Wagner et al. (1987) and is applicable to remouldedclay with an undrained shear strength around 1 kPa.Some of the scatter may arise from the difficulty ofmeasuring strength and its variation with depth.

    The plasticity solutions do not account for buoy-ancy effects, soil heave, or any increase in strengthwith depth. Murff et al. have shown the potential impactof heave and increase in strength. The effect of buoy-ancy would typically be about 510% depending onthe soil strength but would be more important in fluidmuds. Soil heave is potentially even more important.Soil heave around the pipe increases the bearing area

    by about 20% at z/D 0.2 and increases the contactarea at the same depth by 35%. At a penetration ofabout z/D 0.25 almost the full diameter of the pipeis bearing on the soil when heave is accounted for. Itis difficult to see how laboratory and field data can be

    properly interpreted without taking account of the

    geometric changes that occur with penetration. Thereis scope for further theoretical work in this respect.

    Since pipe penetration involves remoulding thesoil locally to the pipe wall, and since repeated load-ing due to hydrodynamic effects would only accentu-ate this effect, it seems reasonable to assume that

    penetration assessment should consider a zone ofremoulded soil below the pipeline during laying. Thiswould suggest that using a low soil-pipe adhesion forembedment assessment would be appropriate.

    In the view of the authors, the issue of initial pene-tration resistance is relatively well understood and

    established. Focus should now be on the nature andmagnitude of the loading applied by a pipeline duringlaying, and the possible magnitude of the cyclic effects.

    3.3 Penetration due to repeated loads

    As discussed above, as a pipe is laid on the seabed themovement of the pipe during the laydown processwill increase the penetration.

    Cyclic vertical loading has been investigated byDunlap et al. (1990), Fontaine et al. (2004) and in the

    STRIDE and CARISIMA joint industry projectsaimed at understanding riser-soil interaction (Bridgeet al. 2004). The latter authors provide a clear explan-ation of repeated penetration and pullout, particularlyfocusing on the suction that develops during pulloutin soft cohesive soils. Dunlap et al. indicate thatlimited cyclic loading without break out resulted inlittle additional burial while larger cyclic loads which

    broke suction and pulled the pipe free resulted in fur-ther penetration. This may be due to the additionalremoulding experienced in the full breakout case.

    Repeated lateral loading induced by current load-ing and dynamic response of the suspended section of

    pipeline can result in a considerable increase in pene-tration (Morris et al. 1988), particularly if the pipe is

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    heave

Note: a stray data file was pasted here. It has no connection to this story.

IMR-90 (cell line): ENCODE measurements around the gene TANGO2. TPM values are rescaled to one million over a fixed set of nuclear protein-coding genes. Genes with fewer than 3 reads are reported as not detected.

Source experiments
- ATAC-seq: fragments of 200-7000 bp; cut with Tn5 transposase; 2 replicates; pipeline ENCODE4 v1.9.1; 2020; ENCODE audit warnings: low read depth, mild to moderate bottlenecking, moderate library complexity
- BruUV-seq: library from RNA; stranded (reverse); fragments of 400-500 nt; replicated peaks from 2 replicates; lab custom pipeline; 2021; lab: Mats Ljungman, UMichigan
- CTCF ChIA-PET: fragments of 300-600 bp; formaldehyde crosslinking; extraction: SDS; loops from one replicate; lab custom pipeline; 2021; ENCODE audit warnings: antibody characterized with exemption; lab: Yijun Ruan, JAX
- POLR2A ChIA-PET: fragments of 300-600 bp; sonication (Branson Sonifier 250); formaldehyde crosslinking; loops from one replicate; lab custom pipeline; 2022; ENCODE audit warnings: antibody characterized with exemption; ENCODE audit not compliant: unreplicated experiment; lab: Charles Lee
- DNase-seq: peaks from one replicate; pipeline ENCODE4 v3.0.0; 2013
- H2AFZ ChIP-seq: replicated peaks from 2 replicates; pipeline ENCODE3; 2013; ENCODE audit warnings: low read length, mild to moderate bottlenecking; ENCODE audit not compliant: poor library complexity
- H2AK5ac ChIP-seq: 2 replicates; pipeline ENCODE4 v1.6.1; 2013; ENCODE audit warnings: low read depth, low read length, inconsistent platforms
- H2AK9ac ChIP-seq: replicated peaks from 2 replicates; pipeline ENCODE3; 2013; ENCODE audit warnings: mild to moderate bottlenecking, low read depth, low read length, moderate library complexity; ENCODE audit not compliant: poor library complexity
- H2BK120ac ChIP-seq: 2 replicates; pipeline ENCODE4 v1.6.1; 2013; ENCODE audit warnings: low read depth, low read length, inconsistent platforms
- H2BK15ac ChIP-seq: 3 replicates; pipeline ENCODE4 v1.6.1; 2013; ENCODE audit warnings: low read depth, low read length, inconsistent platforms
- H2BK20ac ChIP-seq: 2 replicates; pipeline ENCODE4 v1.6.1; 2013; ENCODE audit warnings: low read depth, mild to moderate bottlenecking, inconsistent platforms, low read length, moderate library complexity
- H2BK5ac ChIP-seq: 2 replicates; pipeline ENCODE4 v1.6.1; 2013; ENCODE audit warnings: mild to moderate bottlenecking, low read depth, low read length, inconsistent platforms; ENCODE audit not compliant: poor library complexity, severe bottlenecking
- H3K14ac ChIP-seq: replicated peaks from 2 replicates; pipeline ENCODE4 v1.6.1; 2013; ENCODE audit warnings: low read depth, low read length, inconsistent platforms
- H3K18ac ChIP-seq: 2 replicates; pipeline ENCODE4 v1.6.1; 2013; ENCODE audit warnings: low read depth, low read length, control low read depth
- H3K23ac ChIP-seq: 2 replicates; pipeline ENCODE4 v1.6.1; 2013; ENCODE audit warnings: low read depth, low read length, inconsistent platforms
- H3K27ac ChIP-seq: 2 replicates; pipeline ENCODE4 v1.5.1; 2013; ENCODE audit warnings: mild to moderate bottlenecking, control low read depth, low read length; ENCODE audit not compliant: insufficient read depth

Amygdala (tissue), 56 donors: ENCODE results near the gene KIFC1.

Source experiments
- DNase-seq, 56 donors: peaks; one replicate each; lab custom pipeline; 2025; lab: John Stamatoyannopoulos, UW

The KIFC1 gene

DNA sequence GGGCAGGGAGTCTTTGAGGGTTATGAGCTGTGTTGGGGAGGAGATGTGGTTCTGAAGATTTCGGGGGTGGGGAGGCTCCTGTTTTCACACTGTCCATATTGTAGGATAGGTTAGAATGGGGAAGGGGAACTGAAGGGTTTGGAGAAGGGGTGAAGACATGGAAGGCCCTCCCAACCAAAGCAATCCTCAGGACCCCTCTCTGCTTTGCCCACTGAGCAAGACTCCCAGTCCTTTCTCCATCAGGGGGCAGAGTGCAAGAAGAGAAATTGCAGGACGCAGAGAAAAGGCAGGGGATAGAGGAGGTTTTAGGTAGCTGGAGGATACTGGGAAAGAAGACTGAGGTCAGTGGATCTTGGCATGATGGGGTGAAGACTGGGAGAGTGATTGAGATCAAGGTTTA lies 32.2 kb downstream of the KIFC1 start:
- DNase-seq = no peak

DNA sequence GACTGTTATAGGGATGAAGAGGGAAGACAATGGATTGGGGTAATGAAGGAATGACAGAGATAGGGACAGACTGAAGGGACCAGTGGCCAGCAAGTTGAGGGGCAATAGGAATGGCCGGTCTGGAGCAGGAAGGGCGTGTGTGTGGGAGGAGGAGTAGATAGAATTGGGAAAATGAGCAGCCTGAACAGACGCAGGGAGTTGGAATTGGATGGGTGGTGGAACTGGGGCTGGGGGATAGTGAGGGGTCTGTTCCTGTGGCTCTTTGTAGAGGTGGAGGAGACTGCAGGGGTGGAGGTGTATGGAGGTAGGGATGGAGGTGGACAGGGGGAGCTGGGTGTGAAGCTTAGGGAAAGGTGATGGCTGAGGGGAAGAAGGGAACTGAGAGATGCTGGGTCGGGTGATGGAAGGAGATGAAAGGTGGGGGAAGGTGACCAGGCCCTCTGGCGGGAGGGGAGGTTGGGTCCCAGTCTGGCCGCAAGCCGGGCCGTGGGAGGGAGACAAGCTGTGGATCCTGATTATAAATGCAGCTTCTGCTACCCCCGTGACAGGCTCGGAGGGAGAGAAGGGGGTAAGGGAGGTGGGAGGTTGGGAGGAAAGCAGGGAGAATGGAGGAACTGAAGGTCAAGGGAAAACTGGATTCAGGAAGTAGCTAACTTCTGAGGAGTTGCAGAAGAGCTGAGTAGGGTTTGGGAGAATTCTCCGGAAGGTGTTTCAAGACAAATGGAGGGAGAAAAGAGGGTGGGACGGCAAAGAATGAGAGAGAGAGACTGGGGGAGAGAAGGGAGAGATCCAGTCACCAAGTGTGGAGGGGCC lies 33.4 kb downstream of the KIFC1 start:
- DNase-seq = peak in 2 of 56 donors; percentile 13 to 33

z

    a)

    b)

    Figure 2. Pipeline embedment (a) initial penetration, (b)lateral movement.

    0

    1

    2

    3

    4

    5

    6

    0.0 0.2 0.4 0.6 0.8 1.0

    Normalised penetration (z/r)

    Normalisedresistance(F/SuD)

    Murff et al - rough Murff et al - smooth

    Verley and LundVerley linear

    Data (Murff et al)

    Figure 3. Lower bound plasticity solutions and empiricalapproaches for pipeline embedment for cohesive soil.

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    not overpenetrated. Consider a pipe penetrated with acertain vertical load and let us assume that the load iskept constant. Any horizontal load will then result in

    both vertical and horizontal movements since the pipeis on the failure envelope. This is discussed further inthe next section.

    Morris et al. (1988) carried out laboratory tests toassess the embedment due to horizontal cyclic load-ing in very soft clay. The additional penetration waslargely dependant on the magnitude of the force, ordisplacement, and the duration during for which itwas applied. Although the rate of penetration wasfound to decrease over the duration of each test, thisrate did not appear to reach a constant value or the

    pipeline to reach a limiting burial depth. As the pipecontinued to sink, the mounds grew in size, attainingheights of up to 0.8D. Morris et al. also consideredthe accumulated burial effect of variable cyclic load-

    ing and found that the effect could be modelled withsets of uniform cycles.

    Verley & Lund (1995) proposed the empiricalequation

    (2)

    where a is the amplitude of horizontal movement, toassess the maximum penetration that can be achievedfor a given amplitude of motion and to assess the

    development of the penetration as a function of thework done by the pipe on the soil. The authors suggestthat the applicability should be limited to z/D of 0.3due to range investigated in their study.

    Lund (20